And so the Church's high view of women begins first and foremost because of her high view of Mary, the mother of God and her role as the second Eve. “Thus in the Blessed Virgin the figure of ‘woman' is rehabilitated” said Pope John Paul II. “Blessed is she who believed,” Elizabeth said of the Virgin Mary; the Church has always believed that Mary was the first disciple, the exemplar disciple. But not an Apostle, she never claimed apostolic powers for herself. Nor has the Church ever assigned apostolic powers to Mary. But rather through the directive of Jesus while on the cross she becomes the mother of all disciples: “Woman, behold, your son!” And to the disciple “Behold, your mother!” 
 
 
The reason that Mary is “full of grace,” the Church has said, is because of Ephesians 1:3-6 (Redemptoris Mater, no. 7-11). Here is how John Henry Newman puts it:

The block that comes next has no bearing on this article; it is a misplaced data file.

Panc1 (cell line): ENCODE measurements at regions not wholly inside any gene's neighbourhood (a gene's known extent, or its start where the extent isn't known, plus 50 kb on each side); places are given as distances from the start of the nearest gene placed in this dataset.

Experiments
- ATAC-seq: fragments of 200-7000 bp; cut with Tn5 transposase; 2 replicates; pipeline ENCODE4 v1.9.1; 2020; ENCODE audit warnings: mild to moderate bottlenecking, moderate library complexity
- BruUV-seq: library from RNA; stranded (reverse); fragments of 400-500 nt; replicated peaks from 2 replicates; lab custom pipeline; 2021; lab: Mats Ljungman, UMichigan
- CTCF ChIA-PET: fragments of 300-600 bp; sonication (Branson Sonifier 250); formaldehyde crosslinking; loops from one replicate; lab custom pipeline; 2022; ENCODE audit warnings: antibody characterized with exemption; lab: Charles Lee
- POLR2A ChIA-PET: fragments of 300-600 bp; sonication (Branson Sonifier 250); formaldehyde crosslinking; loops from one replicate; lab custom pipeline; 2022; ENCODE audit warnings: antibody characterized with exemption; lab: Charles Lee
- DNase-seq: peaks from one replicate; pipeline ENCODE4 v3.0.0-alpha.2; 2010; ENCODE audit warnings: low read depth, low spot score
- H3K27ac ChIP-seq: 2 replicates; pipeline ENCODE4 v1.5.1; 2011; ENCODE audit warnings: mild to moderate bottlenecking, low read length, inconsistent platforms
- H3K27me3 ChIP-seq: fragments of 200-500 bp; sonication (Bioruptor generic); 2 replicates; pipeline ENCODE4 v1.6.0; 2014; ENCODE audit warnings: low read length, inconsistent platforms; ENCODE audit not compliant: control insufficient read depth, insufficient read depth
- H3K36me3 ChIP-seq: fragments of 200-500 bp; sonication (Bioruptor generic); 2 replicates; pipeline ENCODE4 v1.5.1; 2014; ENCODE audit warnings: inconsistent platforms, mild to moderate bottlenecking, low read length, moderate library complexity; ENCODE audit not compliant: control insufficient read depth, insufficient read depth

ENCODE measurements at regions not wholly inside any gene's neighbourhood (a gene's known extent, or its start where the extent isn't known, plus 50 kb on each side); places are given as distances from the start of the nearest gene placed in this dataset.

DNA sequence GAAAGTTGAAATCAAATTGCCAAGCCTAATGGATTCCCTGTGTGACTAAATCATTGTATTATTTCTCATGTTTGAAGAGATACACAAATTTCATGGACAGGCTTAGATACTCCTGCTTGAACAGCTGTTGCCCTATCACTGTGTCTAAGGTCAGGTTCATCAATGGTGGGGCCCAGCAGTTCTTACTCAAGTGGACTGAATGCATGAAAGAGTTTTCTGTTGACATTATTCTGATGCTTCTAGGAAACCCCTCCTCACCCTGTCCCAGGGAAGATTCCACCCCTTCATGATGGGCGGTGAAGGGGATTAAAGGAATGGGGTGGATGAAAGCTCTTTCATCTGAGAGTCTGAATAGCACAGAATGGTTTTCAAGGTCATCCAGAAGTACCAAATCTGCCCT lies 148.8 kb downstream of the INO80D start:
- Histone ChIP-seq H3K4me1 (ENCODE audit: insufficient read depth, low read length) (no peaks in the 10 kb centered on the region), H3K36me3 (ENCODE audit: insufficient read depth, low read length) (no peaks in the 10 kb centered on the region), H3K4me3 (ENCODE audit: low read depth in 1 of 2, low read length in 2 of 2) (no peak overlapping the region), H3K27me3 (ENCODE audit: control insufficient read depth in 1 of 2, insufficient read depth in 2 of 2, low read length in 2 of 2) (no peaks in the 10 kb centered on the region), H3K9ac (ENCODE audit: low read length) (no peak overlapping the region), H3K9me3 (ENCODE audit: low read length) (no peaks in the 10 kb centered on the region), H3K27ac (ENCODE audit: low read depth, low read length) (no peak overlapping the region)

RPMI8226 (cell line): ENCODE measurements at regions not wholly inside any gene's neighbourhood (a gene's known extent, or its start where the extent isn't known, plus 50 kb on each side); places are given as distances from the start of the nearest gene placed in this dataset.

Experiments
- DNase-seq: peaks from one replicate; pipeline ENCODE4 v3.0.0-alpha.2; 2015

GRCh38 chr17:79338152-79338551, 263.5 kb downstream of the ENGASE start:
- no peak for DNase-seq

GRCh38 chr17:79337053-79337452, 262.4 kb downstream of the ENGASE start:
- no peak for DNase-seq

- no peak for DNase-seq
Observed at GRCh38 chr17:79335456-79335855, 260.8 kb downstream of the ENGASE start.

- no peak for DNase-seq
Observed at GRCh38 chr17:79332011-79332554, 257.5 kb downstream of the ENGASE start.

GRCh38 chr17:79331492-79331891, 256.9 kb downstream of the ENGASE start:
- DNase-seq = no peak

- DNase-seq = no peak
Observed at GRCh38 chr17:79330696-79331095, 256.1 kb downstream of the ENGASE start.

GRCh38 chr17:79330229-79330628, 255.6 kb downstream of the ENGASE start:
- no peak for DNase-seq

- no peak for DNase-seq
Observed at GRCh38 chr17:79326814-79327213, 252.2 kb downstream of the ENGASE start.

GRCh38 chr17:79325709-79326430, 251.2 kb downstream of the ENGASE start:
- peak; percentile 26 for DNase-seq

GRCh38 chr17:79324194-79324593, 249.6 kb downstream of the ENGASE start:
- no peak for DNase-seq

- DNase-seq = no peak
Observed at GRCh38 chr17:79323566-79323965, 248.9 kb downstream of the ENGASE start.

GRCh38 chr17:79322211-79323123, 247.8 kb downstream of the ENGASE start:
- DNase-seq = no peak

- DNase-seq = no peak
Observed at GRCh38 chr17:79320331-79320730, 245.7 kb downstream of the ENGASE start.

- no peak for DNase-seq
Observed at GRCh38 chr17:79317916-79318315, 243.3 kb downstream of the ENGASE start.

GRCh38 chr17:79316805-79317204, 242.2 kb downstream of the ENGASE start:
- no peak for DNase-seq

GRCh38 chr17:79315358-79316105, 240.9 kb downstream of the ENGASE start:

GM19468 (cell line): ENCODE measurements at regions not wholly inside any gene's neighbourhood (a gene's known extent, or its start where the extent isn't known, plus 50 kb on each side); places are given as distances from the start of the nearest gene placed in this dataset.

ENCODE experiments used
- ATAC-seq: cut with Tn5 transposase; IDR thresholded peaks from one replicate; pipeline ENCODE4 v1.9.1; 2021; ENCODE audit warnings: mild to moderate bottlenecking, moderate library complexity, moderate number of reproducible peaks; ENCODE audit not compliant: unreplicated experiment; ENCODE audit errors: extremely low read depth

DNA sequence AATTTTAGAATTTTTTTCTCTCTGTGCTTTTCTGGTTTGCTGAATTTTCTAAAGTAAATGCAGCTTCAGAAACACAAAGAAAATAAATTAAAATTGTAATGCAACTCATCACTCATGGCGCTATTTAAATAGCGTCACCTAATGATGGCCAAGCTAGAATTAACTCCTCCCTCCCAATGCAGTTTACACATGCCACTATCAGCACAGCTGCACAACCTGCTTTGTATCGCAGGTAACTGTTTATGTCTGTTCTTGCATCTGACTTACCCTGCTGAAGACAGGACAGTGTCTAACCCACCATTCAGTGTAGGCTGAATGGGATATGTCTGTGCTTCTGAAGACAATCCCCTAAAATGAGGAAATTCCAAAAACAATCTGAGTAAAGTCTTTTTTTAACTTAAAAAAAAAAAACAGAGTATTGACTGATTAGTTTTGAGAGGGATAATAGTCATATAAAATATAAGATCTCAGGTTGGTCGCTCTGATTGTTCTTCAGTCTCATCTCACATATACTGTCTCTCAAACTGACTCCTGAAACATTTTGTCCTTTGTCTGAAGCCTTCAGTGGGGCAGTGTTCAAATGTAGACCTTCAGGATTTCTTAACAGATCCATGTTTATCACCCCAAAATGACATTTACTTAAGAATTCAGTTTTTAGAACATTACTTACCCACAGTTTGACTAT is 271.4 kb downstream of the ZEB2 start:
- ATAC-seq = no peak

"Does not the objector consider that Eve was created, or born, without original sin? Why does not this shock him? Would he have been inclined to worship Eve in that first estate of hers? Why, then, Mary?
 
"Does he [the objector] not believe that St. John Baptist had the grace of God—i.e., was regenerated, even before his birth? What do we believe of Mary, but that grace was given her at a still earlier period? All we say is, that grace was given her from the first moment of her existence.
 
“We do not say that she did not owe her salvation to the death of her son.”
 
 
Joseph Cardinal Ratzinger has written: